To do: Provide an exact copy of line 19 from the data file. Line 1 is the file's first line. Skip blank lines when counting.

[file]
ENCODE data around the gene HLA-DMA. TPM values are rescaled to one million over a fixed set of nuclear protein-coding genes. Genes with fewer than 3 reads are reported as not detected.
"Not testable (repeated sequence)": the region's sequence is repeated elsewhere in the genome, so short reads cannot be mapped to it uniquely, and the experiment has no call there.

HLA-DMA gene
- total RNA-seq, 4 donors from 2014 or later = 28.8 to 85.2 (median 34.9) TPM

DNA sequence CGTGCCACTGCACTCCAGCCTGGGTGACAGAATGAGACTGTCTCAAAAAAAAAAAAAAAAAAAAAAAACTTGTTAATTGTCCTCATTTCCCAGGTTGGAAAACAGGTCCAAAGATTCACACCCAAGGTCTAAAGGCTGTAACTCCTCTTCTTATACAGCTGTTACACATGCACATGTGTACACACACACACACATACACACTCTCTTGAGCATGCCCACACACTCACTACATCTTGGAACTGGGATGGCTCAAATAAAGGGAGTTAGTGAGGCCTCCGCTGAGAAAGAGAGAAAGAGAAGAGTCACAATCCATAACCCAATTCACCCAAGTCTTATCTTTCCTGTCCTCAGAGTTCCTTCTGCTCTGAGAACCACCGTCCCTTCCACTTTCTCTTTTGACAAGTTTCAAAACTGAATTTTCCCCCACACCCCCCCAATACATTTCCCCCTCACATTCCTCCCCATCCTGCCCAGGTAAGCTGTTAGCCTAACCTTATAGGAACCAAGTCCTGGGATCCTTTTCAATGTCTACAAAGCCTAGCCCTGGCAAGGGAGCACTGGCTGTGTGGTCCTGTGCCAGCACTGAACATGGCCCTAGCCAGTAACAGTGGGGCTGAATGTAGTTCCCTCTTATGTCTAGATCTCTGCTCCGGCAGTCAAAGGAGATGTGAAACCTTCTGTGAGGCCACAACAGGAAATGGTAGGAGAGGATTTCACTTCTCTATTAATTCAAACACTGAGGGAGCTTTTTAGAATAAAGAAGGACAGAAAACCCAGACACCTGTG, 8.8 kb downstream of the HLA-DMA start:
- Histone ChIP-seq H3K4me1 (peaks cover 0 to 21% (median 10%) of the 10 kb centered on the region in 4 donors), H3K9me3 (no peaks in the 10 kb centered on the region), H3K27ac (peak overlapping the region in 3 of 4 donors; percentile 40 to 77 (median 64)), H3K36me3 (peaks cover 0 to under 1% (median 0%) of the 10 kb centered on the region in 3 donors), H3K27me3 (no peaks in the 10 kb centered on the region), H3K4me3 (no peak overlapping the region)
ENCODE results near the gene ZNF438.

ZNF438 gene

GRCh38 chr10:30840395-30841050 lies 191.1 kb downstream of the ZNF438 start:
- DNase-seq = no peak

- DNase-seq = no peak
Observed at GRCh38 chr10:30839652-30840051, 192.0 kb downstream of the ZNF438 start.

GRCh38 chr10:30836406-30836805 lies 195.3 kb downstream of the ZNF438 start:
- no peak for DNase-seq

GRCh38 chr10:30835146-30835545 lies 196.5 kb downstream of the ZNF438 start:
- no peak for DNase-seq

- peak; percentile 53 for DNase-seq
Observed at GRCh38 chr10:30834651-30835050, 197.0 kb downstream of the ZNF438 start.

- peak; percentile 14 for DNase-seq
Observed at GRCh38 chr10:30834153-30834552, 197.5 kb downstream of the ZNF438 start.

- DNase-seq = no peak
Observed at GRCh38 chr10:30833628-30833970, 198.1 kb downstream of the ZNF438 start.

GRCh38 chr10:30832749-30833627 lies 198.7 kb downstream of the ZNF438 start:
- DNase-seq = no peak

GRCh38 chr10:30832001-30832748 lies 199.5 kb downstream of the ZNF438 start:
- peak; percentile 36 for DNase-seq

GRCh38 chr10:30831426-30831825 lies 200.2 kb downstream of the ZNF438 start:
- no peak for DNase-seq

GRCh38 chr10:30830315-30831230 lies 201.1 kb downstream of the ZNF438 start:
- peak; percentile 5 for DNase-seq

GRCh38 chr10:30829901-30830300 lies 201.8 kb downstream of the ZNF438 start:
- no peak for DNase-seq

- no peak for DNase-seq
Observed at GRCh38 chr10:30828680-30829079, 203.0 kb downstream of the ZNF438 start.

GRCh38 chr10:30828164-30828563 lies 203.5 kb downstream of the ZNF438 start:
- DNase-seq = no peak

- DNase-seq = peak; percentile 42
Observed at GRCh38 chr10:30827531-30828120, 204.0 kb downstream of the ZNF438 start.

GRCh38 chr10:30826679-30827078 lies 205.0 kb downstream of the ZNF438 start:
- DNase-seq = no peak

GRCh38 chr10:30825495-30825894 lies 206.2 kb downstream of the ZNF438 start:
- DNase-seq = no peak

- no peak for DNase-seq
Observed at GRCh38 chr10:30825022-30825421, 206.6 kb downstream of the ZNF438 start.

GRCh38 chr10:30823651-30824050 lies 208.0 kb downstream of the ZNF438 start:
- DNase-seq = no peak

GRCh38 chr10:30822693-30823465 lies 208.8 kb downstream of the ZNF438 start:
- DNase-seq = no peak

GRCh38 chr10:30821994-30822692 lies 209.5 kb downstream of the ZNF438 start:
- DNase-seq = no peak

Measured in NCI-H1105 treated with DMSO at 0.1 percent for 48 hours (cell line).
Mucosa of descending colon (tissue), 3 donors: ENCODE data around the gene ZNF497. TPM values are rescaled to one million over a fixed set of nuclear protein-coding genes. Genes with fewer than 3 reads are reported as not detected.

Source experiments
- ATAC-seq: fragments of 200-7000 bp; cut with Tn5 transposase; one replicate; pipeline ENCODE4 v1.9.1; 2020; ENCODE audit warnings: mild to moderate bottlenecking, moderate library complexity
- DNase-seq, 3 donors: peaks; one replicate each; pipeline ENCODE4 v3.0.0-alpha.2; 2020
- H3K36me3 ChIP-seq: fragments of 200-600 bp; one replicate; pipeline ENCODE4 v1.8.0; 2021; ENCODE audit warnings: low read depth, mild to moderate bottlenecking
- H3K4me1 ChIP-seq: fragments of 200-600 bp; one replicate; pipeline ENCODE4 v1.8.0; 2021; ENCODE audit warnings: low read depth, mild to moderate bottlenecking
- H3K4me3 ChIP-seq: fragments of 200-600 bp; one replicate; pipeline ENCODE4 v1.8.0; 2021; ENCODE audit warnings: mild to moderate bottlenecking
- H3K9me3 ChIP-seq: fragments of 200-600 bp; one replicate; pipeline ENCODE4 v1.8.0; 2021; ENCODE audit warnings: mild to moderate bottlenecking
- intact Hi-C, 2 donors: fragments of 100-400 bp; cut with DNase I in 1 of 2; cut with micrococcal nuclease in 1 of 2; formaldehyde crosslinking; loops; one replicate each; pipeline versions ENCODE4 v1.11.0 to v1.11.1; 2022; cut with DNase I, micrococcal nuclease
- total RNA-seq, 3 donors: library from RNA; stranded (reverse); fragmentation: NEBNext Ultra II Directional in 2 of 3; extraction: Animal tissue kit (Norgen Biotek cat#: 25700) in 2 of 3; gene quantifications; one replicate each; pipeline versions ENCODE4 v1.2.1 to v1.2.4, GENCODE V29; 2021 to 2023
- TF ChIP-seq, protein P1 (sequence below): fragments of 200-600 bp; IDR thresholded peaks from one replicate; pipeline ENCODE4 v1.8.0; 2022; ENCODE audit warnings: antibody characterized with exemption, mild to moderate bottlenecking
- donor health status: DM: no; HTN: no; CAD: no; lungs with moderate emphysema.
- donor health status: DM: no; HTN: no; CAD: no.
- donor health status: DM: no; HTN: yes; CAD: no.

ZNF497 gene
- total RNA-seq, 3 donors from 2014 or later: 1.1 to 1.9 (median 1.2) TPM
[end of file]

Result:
- peak; percentile 14 for DNase-seq